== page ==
Since yesterday marked the first flight of the P-38 Lightning, I figured today would be a good time to include the P-38 in my aviation weekly post. The P-38 is one of my favorite planes, not for its rarity in todays world but for the planes vast history that stretches across the whole world. The P-38 was developed in 1937 and was introduced into service in July of 1941. It spans not only America’s involvement during WWII but the P-38 fought in every theater and was part of Operation Bolero with Britain. The plane flew around the world and still flies today.
In 1937 an Army Air Corps directive was sent out for a high altitude interceptor with specific performance goals including a maximum airspeed of at least 360pmh at altitude and a climb to 20,000ft within six minutes. These were the toughest Army Air Corps specifications made up to this point. Hall Hibbard and Clarence “Kelly” Johnson lead the Lockheed team in designing the twin engine, twin tail boom and single seat nacelle aircraft designated the XP-38. The design was made to not only meet the Army specifications but hold a heavy armament, turbo superchargers, and tricycle landing gear, as well as other features. Equipped with the 12-cylinder Allison V-1710 engines and counter rotating props, the prototype first flew on January 27th, 1939. It was the first fighter to fly over 400mph. On February 11th, 1939 a speed race was proposed to move the XP-38 to Wright Field and while it was on its way to break the record from California to New York, the plane wrecked just short of Mitchel Field, NY due to carburetor icing. However, seeing the potential the Army bought 13 YP-38’s, Y being for prototype.
Over the next two years progress was slow building the YP-38’s due to the multitude of planes being built on the assembly lines. By November of 1941 progress was back on schedule and Lockheed engineers were able to focus their attention on solving control surface freezing issues in the tail when in a dive. Several changes were made to the P-38 but initial planes were already in the hands of the USAAF, RAF and the Free French Air Force Operating from England. Over time designs continued to be modified in multiple versions and part kits were sent out to units already equipped with P-38’s so that field modifications could be made.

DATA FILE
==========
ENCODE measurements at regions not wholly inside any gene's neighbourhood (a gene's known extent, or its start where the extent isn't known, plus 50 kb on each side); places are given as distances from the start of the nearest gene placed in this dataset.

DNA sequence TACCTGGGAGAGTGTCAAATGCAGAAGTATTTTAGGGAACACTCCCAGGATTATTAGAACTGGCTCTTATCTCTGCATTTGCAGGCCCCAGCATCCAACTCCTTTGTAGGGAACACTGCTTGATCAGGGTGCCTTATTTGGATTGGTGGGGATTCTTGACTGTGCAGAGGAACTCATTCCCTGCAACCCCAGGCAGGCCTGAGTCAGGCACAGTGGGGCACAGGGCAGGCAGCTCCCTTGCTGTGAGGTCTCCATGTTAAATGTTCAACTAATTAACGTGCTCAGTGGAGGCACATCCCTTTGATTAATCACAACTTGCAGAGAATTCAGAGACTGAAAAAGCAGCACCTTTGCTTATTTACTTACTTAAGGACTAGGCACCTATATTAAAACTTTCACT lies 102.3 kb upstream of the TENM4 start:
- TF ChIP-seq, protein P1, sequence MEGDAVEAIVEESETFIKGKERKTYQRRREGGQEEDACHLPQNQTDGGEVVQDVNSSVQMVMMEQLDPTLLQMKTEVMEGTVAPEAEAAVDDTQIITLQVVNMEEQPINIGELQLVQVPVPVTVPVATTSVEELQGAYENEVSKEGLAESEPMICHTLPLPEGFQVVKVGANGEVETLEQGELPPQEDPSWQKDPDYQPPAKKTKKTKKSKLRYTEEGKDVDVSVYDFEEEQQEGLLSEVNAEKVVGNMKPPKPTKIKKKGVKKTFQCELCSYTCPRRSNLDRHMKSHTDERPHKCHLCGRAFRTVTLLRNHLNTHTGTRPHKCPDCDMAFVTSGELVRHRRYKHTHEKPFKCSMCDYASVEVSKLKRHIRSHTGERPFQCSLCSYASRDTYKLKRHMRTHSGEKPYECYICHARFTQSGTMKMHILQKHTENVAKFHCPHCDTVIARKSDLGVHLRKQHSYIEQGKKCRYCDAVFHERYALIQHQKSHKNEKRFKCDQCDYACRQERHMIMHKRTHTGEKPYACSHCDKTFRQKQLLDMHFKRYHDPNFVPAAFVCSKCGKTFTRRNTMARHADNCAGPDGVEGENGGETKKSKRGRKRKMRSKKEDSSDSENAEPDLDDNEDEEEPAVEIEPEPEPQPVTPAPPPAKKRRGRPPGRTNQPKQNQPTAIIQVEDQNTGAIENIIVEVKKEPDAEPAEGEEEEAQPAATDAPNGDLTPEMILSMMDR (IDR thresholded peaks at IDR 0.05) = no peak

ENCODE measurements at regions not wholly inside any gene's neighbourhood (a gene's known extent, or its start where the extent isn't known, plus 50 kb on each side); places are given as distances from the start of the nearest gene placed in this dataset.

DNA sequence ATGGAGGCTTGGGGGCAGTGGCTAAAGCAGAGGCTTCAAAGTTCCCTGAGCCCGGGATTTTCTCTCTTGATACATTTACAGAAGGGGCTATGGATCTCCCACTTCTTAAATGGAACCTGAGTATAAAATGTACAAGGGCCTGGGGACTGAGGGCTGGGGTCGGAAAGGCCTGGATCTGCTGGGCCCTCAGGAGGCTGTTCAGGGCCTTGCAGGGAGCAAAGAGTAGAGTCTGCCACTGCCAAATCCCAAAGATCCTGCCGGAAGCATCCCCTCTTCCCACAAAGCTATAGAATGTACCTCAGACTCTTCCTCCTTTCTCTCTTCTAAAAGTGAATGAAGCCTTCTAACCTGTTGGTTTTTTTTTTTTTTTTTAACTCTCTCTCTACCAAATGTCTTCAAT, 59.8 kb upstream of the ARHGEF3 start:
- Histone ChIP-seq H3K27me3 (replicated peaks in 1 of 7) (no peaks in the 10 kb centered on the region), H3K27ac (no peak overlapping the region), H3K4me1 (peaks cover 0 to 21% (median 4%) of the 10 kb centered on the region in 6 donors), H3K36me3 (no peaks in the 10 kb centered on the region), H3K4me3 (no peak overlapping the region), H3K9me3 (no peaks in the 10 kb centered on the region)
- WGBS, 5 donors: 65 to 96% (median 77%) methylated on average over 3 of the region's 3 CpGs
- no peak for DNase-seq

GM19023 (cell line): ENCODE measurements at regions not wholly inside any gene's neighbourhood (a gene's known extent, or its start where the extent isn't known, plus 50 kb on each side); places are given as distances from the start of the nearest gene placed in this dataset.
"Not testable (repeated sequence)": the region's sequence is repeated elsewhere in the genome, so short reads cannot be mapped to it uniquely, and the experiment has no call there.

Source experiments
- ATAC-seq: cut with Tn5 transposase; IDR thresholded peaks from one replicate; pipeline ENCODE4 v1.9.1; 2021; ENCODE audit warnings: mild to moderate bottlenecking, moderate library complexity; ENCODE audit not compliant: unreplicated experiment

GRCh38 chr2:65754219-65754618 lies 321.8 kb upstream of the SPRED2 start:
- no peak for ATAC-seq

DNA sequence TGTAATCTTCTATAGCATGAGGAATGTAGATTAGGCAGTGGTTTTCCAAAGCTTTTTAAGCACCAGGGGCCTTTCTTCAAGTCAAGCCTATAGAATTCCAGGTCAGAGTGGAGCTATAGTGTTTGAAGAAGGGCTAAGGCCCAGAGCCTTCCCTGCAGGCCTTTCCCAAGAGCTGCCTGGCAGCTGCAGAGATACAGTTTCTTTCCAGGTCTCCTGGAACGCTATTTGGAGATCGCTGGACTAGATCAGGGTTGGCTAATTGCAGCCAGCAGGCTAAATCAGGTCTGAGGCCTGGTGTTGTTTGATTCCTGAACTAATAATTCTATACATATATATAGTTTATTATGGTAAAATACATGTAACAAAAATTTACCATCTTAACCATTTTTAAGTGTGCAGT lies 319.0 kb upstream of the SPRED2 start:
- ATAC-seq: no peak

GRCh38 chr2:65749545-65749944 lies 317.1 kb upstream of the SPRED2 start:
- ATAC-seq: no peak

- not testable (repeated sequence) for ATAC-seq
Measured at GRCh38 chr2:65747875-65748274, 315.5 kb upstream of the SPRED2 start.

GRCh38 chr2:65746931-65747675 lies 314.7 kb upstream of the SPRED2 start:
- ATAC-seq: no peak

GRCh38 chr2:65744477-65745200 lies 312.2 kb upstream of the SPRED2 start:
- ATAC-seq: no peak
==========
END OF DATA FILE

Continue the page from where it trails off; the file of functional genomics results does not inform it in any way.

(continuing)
The first unit to receive the P-38 was the 8th Photographic Squadron out of Australia on 4 April 1942. The P-38E, F-4 version, in which the guns were replaced with four cameras for photo reconnaissance. One of the great virtues of the design of this aircraft was its ability to be used for many purposes including photo reconnaissance. In May of 1942, 25 P-38’s were sent to Alaska where the planes long range made it optimal for protecting the Aleutian Islands. This was the beginning of the expansion of the P-38’s role in WWII, and after the Battle of Midway, the P-38 would be flying over the skies of England and then later in the Pacific and the China-Burma-India Theater. It was the Pacific Theater that the P-38 was it’s most beneficial. Leading American aces Richard Bong (40 victories), Thomas McGuire (38 victories) and Charles H. MacDonald (36 victories) all served in the Pacific and China-Burma-India Theater of Operations. One of the most well known dogfights was when two P-38’s shot down a Betty Bomber carrying Admiral Yamamoto over the Solomon Islands.
In 2013 the Planes of Fame Airshow held a special event to honor the P-38 Lightning with five of the worlds flying P-38’s. A sixth P-38 from Yanks Air Museum was on display but was not flying. It was a photo reconnaissance version with the cameras still mounted in the nose. The distinct shape of the P-38 certainly stood out even on the gloomiest of days as the planes flew overhead. The history of the P-38 is long and distinct, from fighting in the hands of America pilots, allied pilots of other nations, spanning multiple continents, postwar saw service in other countries, aerial photography and of course air racing. While the P-38 became obsolete in the jet age it is still a plane that is revered by its fans. Of the aircraft that I can’t write a single post about, the P-38 is on that list.
Images captured with Nikon D3, 24-70 AF-S, 70-200 VRII, 200-400 VR, on Lexar UDMA Digital Film